Homeless animals have had lots of good news in the past few years; the availability of foster homes has increased, hospice care is more widely available, and adoption rates have been increasing.
The challenge that always remains is the massive overpopulation of cats. No matter what progress has been made, there always seems to be a never ending wave of cats and kittens that arrive at the shelter needing our help.
The world we live in is not black and white; there are many shades of grey and cat care is one of the more grey areas of animal welfare. We know that the best and safest place for a cat is indoors. Indoor cats are safer and live longer, healthier lives than their outdoor counterparts. Indoor cats also don’t pose a risk to wildlife and are not public nuisances. Knowing all this, I used to feel that it was cruel to let cats outside but after years of seeing feral cats cowering terrified in cages and hundreds euthanized, I know that isn’t the answer either.
The solution that has been offered is TNVR; an abbreviation for Trap, Neuter, Vaccinate, and Release, a program in which feral cats are trapped, surgically sterilized and vaccinated, and then released to the area they came from. Typically there is a feeder or caregiver keeping an eye on the colony and ensuring that should a new cat show up, it is altered as quickly as possible.
For years we have weighed what we know, what we feel, and what we have learned. There has been criticism for our delay in embracing TNVR and I will admit, for myself, it has been a process. Not born out of ill-will or carelessness, but quite the opposite. Having seen so many stray cats come in mangled, sick, dying and suffering it takes a lot of mind-bending to embrace putting them back out in a world that can be so dangerous.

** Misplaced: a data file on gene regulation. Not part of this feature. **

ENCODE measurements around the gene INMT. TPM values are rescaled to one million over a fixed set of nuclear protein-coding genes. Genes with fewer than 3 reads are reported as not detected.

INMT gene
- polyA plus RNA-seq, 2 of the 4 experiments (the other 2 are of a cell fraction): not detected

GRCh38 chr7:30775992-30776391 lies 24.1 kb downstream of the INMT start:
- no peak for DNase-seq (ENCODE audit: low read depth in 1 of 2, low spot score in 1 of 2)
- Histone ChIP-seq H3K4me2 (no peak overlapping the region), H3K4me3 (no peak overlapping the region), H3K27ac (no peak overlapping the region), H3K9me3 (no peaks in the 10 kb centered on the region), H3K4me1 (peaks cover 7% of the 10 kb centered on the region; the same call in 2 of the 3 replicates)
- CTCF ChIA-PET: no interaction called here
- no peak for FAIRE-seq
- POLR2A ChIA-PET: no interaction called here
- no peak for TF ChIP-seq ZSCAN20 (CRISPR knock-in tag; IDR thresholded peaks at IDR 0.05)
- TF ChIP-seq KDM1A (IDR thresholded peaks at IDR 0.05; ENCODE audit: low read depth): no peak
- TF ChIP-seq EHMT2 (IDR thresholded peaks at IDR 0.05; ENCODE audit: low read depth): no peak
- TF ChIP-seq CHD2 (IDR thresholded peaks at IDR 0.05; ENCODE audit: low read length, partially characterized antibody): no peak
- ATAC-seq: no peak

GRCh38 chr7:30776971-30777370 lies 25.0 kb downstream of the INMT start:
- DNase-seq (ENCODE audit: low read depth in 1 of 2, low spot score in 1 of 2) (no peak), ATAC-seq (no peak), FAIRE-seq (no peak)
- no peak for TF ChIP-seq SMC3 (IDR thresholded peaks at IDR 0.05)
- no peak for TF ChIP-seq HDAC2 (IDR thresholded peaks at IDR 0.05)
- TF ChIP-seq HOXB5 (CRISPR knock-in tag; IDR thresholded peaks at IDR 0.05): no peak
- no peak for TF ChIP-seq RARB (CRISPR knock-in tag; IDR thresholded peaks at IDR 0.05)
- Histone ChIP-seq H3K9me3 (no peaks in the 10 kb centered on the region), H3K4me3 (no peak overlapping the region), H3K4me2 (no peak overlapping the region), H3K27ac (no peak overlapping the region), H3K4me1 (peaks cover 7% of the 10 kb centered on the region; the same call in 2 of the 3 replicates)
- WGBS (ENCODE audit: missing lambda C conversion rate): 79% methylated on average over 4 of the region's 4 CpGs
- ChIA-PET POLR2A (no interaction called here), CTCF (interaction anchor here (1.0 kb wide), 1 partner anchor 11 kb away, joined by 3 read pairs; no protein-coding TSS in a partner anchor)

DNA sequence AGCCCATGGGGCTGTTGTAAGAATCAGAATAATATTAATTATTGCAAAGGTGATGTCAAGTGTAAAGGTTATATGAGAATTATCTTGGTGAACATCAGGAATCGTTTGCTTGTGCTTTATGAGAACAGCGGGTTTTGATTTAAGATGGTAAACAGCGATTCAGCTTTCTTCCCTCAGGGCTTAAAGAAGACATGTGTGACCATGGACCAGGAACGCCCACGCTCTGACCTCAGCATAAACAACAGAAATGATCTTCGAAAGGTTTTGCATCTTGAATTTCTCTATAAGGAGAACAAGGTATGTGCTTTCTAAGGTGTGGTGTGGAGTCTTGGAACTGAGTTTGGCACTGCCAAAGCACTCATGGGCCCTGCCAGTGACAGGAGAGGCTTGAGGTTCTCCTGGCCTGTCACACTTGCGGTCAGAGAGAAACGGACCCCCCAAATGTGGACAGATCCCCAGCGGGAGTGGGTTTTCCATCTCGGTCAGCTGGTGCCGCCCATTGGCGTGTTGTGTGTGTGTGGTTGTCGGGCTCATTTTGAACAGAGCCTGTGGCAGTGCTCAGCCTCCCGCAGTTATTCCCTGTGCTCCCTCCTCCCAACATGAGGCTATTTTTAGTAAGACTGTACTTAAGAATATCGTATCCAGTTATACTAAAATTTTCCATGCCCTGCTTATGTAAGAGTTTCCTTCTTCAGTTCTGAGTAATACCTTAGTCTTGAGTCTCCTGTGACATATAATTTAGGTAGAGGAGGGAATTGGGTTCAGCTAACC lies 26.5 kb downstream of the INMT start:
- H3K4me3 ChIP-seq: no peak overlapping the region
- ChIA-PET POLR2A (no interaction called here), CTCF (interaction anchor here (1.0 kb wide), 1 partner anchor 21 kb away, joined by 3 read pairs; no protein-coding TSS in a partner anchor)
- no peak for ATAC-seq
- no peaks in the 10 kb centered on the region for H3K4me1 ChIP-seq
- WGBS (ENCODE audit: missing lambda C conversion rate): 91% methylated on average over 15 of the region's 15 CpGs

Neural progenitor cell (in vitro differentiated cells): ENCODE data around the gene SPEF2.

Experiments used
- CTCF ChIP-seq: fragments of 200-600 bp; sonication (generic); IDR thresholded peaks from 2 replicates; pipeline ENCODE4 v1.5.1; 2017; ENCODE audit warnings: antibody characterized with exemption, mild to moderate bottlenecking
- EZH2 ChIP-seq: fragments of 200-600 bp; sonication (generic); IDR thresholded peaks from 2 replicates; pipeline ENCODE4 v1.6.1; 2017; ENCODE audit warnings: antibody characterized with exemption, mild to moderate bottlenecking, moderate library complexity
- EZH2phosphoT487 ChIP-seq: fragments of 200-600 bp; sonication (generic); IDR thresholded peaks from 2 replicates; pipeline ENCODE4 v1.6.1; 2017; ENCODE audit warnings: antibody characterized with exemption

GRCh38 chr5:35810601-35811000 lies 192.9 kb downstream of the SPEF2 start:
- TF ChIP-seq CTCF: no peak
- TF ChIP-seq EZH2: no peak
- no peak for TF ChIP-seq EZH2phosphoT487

I have required a lot of education from people I respect and organizations that have seen proven results. The old way wasn’t working; euthanizing healthy cats because they came from outside and wanted to go back out wasn’t working. The goal of TNVR is the same as our goal; reduce the feral cat population. Spay and neuter as many as you possibly can. TNVR however doesn’t involve euthanizing healthy cats and it also controls population more effectively by having altered cats “hold their ground” so new cats don’t move in where they have been removed (the vacuum effect).
Our program is in the very beginning stages – we are researching and targeting areas with a known population of unaltered feral cats. We are developing a trap-loaning program, as well as an actual support system of volunteers to assist with trapping and transport. We have a lot of ground to cover and a lot of work to do, but we’re excited to start, even if we are starting small.
We will be able to take our program to the next level with the opening of the People for Animals clinic in Millville in the coming months. We are already working with PFA, whose TNVR experienced staff has been so enthusiastic and helpful as we get started and once the clinic opens up we will have even more opportunities.
Community cats are a community issue and we’re reaching out to our community for help. We are looking for volunteers who are experienced with trapping or want to learn and would be able to actively trap on properties. We also need volunteers who can transport cats in traps in the mornings/late afternoons to clinic appointments as well as volunteers with experience fundraising.
We are in urgent need of funds to continue to support the program. While we are actively looking for grants, it’s tough to be competitive when we are just getting started.
We are seeking volunteers to help with this program as well as donations to support our TNVR work.